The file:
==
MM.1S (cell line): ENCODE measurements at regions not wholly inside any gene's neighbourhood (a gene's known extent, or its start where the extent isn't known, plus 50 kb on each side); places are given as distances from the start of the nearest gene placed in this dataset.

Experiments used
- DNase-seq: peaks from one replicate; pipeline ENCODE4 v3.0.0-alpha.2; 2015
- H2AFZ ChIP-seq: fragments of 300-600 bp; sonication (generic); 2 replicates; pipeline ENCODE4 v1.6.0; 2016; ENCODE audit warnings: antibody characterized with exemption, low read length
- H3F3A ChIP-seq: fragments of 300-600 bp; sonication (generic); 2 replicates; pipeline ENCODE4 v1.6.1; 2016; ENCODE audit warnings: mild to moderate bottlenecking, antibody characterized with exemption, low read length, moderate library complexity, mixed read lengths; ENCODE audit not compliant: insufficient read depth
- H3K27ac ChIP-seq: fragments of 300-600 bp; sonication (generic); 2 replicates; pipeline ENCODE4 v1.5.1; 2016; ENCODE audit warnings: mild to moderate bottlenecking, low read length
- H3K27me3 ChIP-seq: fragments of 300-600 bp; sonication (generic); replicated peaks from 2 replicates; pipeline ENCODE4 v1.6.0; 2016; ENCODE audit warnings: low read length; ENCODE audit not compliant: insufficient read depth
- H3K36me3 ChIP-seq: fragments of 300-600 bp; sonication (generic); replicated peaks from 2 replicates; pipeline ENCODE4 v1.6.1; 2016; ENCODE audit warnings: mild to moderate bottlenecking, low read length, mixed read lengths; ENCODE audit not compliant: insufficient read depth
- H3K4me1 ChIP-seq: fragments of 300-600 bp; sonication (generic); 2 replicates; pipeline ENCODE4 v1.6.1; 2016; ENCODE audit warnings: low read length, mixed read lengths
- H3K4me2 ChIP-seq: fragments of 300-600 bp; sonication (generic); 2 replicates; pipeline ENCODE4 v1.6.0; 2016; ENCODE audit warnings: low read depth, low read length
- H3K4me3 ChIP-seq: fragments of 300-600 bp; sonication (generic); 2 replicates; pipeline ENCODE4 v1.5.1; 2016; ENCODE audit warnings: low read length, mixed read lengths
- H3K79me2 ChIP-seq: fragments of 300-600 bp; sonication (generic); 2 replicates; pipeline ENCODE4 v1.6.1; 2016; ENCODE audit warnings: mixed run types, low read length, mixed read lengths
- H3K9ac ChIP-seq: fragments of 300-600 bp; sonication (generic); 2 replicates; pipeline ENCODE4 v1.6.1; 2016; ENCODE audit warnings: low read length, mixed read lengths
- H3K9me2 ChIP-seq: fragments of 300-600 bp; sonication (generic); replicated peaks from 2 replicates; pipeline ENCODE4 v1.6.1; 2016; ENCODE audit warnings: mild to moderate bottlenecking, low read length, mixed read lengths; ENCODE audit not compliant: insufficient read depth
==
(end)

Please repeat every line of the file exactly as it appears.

MM.1S (cell line): ENCODE measurements at regions not wholly inside any gene's neighbourhood (a gene's known extent, or its start where the extent isn't known, plus 50 kb on each side); places are given as distances from the start of the nearest gene placed in this dataset.

Experiments used
- DNase-seq: peaks from one replicate; pipeline ENCODE4 v3.0.0-alpha.2; 2015
- H2AFZ ChIP-seq: fragments of 300-600 bp; sonication (generic); 2 replicates; pipeline ENCODE4 v1.6.0; 2016; ENCODE audit warnings: antibody characterized with exemption, low read length
- H3F3A ChIP-seq: fragments of 300-600 bp; sonication (generic); 2 replicates; pipeline ENCODE4 v1.6.1; 2016; ENCODE audit warnings: mild to moderate bottlenecking, antibody characterized with exemption, low read length, moderate library complexity, mixed read lengths; ENCODE audit not compliant: insufficient read depth
- H3K27ac ChIP-seq: fragments of 300-600 bp; sonication (generic); 2 replicates; pipeline ENCODE4 v1.5.1; 2016; ENCODE audit warnings: mild to moderate bottlenecking, low read length
- H3K27me3 ChIP-seq: fragments of 300-600 bp; sonication (generic); replicated peaks from 2 replicates; pipeline ENCODE4 v1.6.0; 2016; ENCODE audit warnings: low read length; ENCODE audit not compliant: insufficient read depth
- H3K36me3 ChIP-seq: fragments of 300-600 bp; sonication (generic); replicated peaks from 2 replicates; pipeline ENCODE4 v1.6.1; 2016; ENCODE audit warnings: mild to moderate bottlenecking, low read length, mixed read lengths; ENCODE audit not compliant: insufficient read depth
- H3K4me1 ChIP-seq: fragments of 300-600 bp; sonication (generic); 2 replicates; pipeline ENCODE4 v1.6.1; 2016; ENCODE audit warnings: low read length, mixed read lengths
- H3K4me2 ChIP-seq: fragments of 300-600 bp; sonication (generic); 2 replicates; pipeline ENCODE4 v1.6.0; 2016; ENCODE audit warnings: low read depth, low read length
- H3K4me3 ChIP-seq: fragments of 300-600 bp; sonication (generic); 2 replicates; pipeline ENCODE4 v1.5.1; 2016; ENCODE audit warnings: low read length, mixed read lengths
- H3K79me2 ChIP-seq: fragments of 300-600 bp; sonication (generic); 2 replicates; pipeline ENCODE4 v1.6.1; 2016; ENCODE audit warnings: mixed run types, low read length, mixed read lengths
- H3K9ac ChIP-seq: fragments of 300-600 bp; sonication (generic); 2 replicates; pipeline ENCODE4 v1.6.1; 2016; ENCODE audit warnings: low read length, mixed read lengths
- H3K9me2 ChIP-seq: fragments of 300-600 bp; sonication (generic); replicated peaks from 2 replicates; pipeline ENCODE4 v1.6.1; 2016; ENCODE audit warnings: mild to moderate bottlenecking, low read length, mixed read lengths; ENCODE audit not compliant: insufficient read depth